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I’ve never been happier than after letting my failing business go

Jan Cavelle draws a line under the demise of her failing business by touching on how moving away from that toxic environment has been a breath of fresh air.
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I’ve been chronicling the end of my company for four months now, looking in detail at the myriad of issues that led to a failing business shutting up shop.

It is never an easy decision to call time on a failing business. I ended up debating it for around two years. The last month, especially, was a cycle of no sleep, and endlessly writing of pro and con lists on stopping or continuing.

Upon finally making up my mind to call it a day, I came into to work to find half the staff hadn’t turned up and we were letting customers down yet again. That kind of situation, where there is absolutely nothing you can do about it, is absolutely horrendous.

It would have been a great deal simpler to make the decision to let the company go if we had a lack of sales, so often the main reason for company closures. We had a huge demand though. In fact, we were often deliberately slowing sales down because production was – yet again – not producing.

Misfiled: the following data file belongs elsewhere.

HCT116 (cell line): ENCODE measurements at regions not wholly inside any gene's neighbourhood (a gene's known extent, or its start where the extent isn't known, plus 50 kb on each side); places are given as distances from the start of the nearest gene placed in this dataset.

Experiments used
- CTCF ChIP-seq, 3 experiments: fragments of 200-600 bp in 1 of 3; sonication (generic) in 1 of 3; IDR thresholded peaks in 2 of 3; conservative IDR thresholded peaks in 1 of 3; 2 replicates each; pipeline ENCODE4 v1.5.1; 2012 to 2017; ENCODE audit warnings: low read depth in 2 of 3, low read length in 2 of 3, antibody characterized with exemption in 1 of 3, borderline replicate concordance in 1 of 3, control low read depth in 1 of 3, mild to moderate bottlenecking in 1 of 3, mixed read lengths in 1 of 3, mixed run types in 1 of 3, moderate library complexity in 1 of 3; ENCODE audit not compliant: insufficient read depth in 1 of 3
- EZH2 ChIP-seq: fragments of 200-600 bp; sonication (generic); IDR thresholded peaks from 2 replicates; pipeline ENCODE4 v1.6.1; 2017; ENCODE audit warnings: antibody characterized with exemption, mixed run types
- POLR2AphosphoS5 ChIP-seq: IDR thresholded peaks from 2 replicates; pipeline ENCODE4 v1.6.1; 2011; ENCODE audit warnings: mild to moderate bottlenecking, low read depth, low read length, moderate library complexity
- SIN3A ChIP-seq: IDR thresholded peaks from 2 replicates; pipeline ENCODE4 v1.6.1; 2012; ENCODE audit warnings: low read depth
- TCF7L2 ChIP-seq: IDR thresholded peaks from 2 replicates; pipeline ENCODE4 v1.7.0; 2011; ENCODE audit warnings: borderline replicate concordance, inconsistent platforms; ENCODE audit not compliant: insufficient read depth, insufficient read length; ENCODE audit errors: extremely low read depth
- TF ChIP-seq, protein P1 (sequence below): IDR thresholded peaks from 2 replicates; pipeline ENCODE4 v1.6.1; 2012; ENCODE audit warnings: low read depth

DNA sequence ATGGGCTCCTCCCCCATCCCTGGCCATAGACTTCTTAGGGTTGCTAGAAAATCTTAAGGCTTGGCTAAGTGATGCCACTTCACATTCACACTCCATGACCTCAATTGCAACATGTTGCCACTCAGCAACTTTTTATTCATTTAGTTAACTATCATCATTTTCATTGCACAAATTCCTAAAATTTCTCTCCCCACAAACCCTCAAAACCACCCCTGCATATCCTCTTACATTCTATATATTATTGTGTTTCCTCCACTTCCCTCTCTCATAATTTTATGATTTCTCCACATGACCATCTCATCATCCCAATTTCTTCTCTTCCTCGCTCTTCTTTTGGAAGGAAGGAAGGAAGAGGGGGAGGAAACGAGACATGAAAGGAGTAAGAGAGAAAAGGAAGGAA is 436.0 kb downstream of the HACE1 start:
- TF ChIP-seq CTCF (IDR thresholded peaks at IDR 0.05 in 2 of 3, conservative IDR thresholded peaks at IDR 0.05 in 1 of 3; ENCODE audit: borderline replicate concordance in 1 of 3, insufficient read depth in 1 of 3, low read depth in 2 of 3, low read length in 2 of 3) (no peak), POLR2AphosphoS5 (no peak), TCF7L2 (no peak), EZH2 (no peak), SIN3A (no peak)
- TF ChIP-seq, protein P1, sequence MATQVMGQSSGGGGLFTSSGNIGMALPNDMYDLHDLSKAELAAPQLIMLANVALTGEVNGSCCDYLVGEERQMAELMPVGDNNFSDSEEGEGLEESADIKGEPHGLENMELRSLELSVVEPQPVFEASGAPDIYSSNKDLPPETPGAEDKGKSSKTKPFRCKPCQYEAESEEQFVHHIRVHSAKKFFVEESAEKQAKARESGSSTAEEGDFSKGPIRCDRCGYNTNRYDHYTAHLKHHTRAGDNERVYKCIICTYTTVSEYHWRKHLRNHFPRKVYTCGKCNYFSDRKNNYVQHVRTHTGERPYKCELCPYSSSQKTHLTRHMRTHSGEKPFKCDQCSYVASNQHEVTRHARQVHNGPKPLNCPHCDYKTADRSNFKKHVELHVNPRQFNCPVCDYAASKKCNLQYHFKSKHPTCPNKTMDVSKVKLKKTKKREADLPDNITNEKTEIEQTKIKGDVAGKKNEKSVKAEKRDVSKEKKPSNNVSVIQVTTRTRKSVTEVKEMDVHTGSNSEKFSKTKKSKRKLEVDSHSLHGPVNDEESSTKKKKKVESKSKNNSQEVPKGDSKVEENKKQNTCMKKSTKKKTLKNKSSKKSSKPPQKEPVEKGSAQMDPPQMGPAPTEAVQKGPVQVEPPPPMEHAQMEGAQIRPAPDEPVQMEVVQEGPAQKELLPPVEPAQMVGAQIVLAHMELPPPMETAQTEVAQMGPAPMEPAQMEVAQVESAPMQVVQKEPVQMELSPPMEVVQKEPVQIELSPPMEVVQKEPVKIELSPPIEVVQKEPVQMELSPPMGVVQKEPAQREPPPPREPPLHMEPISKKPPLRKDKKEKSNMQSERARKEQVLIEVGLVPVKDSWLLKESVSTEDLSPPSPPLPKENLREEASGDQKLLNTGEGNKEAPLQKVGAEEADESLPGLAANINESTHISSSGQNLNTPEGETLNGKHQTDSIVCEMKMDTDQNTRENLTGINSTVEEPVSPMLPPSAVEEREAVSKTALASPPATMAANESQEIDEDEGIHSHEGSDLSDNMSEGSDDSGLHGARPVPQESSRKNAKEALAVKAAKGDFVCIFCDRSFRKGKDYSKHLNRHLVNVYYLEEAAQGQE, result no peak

That said, I struggled to buy into the values of our end users. Their rudeness, undoubtedly, was often beyond a bucket load of pails – but more than that there was starting to be a bigger and bigger gap in the language we talked.

The customer is always right, but it is difficult when you cannot relate to it at all. I remember being told by one client that we had “ruined their customers’ Christmas” and that this customer was “simply distraught” over a very large dining table being 4cms shorter than expected. There are, sadly, a great many reasons that people have ruined Christmases in this world. I couldn’t see past the sheer ridiculousness of an idea that this was one of them. I saw it rather as a very good example of why we have such a tarred picture of people with money in this country now.

I had come to loathe the new ways of doing business, where it is now more commonplace to be abusive or threaten litigation than to have an honest business relationship. The lack of common courtesy, the ridiculousness extremes of indulgence and hysteria, I could neither relate to nor believe in.

The business might have gone a different way if we had developed a stable top team with sufficient ambition and drive. Maybe. I desperately wanted the staff to buy in, to come together as a positive force, who understood and wanted the business to succeed and keep people in work, in the way they had quite a lot of the first ten years. It never came close in the last ten. Reliable, loyal employees, of which I did indeed have a small handful, are sadly not the same as people with total belief in the business, total commitment to push it on. You need both.